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Susan Hunt Stevens


CEO, Founder

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Gamification isn’t dead, it’s just one piece of the employee engagement puzzle


As recently as last year it was widely and optimistically accepted that applying game mechanics to corporate tasks, like rewarding points, levels or badges to completing a timecard or participating in a giving campaign would have a significant increase in employee engagement.

Studies from industry research experts such as the Aberdeen Group, found in a recent study that organizations who deploy gamification improve engagement by 48% and decreased turnover by 36%. 

These are impressive figures that would have any HR executive excited to add game mechanics to a number of activities. However, the “gamify everything” approach has recently experienced a wave of negative publicity.

Organizations are realizing that game mechanics alone may not be as effective as initially thought. Industry analysts at Gartner now predict a mere 5 to 10% market penetration rate, causing other industry leaders and analysts quick to deem this “the death of gamification.”

The reality is that not all business activities benefit from game mechanics – nor should they – and gamification was never intended to be the only tactic used to promote employee engagement.

Let’s explore why organizations need to shift their all-encompassing thinking around gamification and how they can effectively apply game mechanics in the workplace to truly impact employee engagement.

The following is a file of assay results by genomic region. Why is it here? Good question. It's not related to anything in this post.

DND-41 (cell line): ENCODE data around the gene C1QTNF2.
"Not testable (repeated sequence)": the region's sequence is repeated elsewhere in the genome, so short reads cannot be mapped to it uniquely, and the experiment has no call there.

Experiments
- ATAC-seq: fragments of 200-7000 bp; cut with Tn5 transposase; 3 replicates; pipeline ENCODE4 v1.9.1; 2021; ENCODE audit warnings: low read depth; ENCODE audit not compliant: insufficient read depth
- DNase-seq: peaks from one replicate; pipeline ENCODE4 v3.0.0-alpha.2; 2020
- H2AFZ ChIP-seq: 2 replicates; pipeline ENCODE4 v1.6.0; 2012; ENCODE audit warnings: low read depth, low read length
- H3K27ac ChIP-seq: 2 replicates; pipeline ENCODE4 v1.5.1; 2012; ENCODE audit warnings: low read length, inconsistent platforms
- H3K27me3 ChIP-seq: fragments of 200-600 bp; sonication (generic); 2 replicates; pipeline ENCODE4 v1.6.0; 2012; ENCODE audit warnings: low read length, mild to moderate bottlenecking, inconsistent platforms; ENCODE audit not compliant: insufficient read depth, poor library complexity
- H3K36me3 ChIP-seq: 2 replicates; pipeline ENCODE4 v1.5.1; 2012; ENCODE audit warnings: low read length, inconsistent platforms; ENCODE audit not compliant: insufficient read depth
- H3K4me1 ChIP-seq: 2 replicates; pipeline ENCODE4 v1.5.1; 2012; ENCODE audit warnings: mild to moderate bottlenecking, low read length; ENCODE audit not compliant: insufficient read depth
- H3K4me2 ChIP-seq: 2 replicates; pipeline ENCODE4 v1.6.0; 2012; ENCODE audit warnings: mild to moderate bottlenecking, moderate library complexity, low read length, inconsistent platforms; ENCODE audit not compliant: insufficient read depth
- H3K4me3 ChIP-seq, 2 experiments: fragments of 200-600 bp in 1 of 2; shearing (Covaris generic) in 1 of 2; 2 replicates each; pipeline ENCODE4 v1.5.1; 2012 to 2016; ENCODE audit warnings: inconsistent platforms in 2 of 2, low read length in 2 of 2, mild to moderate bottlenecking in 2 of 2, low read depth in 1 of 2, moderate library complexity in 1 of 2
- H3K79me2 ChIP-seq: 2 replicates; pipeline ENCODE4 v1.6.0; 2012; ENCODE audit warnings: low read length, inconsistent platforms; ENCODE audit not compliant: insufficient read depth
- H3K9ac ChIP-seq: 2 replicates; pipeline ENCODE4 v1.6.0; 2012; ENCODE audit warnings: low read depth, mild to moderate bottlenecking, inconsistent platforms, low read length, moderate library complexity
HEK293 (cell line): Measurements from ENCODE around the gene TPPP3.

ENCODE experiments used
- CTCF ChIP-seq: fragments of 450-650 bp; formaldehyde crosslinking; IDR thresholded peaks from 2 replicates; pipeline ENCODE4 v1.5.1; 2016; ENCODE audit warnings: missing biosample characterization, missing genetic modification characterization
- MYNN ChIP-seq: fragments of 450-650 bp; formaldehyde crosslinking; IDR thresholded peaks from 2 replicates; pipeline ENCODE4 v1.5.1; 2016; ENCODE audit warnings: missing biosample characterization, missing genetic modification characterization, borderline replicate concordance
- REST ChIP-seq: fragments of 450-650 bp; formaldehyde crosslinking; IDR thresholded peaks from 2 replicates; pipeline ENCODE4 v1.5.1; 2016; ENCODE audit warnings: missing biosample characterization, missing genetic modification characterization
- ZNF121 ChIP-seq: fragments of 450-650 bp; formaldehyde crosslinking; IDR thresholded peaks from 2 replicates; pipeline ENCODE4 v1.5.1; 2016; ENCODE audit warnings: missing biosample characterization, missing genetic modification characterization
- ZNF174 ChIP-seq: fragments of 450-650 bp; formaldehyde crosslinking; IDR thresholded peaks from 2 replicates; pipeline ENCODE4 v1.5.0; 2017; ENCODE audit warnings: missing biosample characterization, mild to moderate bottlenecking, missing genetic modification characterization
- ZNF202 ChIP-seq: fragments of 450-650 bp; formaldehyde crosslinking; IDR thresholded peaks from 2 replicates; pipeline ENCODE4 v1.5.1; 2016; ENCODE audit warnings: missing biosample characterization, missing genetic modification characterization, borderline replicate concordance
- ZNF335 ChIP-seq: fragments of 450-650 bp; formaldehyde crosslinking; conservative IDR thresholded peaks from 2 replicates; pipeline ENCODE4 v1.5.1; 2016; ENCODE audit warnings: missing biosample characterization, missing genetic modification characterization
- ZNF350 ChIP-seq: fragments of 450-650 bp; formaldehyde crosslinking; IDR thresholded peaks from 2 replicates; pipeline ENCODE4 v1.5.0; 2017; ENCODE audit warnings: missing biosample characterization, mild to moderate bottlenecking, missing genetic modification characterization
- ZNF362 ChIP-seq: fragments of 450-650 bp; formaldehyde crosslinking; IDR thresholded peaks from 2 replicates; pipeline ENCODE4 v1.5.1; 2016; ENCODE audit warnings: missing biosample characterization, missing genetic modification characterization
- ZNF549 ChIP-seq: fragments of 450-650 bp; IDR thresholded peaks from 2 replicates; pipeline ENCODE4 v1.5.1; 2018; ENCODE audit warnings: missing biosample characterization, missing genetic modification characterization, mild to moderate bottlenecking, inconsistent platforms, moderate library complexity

Gamification is a tool, not the whole toolbox

In 2012 Gartner estimated that 80% of gamification applications would fail to meet business objectives because of poor design in respect to broader engagement models. Aligning with this prediction, in recent years, many have mistakenly considered gamification the entire framework for their employee engagement model, as opposed to just one piece of the puzzle.

In 2012 Gartner estimated that 80% of gamification applications would fail to meet business objectives.

The reality is that employee engagement is just as much an issue of enabling ability for employees to do something, which often requires creating awareness and educating employees, connecting them to experts or peers who have experience, or making financial or operational processes better.

For motivation to work, employees first must be able to actually complete what is being asked of them.

The right time and place

So, when and where are game mechanics most appropriate and effective when it comes to employee engagement? One classic example of game mechanics is an employee challenge model – specifically initiatives that are limited in time or are aimed at reaching a particular goal.

Think about a “Chuck the Cup Challenge” to eliminate the use of disposable cups.

A campaign like this a ripe for gamification. Why? Because it has a few key characteristics that not all employee engagement programs do, including:

  • A time limit: it may only last for the month of April to recognize Earth Day
  • Ability is easy to optimize: providing employees with a mug or cup is affordable and cafeterias can be instructed to serve or even reward people with reusable mugs and even offer to wash them
  • Metrics to drive competition: reduced cup usage is relatively easy to count and measure which enables counting, leaderboards and competition across the organization.
  • Impact results: Yahoo! made a fun art display out of all the cups that were saved outside of their building.  Companies can display progress bars towards goals, which is in turn motivation for others to participate or people to keep participating.